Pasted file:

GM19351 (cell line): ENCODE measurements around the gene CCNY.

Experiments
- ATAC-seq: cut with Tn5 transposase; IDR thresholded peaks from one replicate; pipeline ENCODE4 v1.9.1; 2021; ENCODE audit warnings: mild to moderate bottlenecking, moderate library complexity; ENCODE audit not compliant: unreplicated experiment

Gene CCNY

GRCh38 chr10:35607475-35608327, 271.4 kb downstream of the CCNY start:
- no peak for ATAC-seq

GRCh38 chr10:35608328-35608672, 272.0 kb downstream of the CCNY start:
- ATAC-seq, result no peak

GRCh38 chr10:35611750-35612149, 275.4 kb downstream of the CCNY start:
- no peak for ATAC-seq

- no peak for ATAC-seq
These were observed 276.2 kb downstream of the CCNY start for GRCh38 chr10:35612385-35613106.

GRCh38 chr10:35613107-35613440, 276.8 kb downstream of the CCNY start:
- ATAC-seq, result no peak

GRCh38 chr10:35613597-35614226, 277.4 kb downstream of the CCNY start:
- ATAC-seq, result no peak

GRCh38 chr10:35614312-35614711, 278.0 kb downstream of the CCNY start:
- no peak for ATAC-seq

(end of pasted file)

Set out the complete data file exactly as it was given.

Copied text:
GM19351 (cell line): ENCODE measurements around the gene CCNY.

Experiments
- ATAC-seq: cut with Tn5 transposase; IDR thresholded peaks from one replicate; pipeline ENCODE4 v1.9.1; 2021; ENCODE audit warnings: mild to moderate bottlenecking, moderate library complexity; ENCODE audit not compliant: unreplicated experiment

Gene CCNY

GRCh38 chr10:35607475-35608327, 271.4 kb downstream of the CCNY start:
- no peak for ATAC-seq

GRCh38 chr10:35608328-35608672, 272.0 kb downstream of the CCNY start:
- ATAC-seq, result no peak

GRCh38 chr10:35611750-35612149, 275.4 kb downstream of the CCNY start:
- no peak for ATAC-seq

- no peak for ATAC-seq
These were observed 276.2 kb downstream of the CCNY start for GRCh38 chr10:35612385-35613106.

GRCh38 chr10:35613107-35613440, 276.8 kb downstream of the CCNY start:
- ATAC-seq, result no peak

GRCh38 chr10:35613597-35614226, 277.4 kb downstream of the CCNY start:
- ATAC-seq, result no peak

GRCh38 chr10:35614312-35614711, 278.0 kb downstream of the CCNY start:
- no peak for ATAC-seq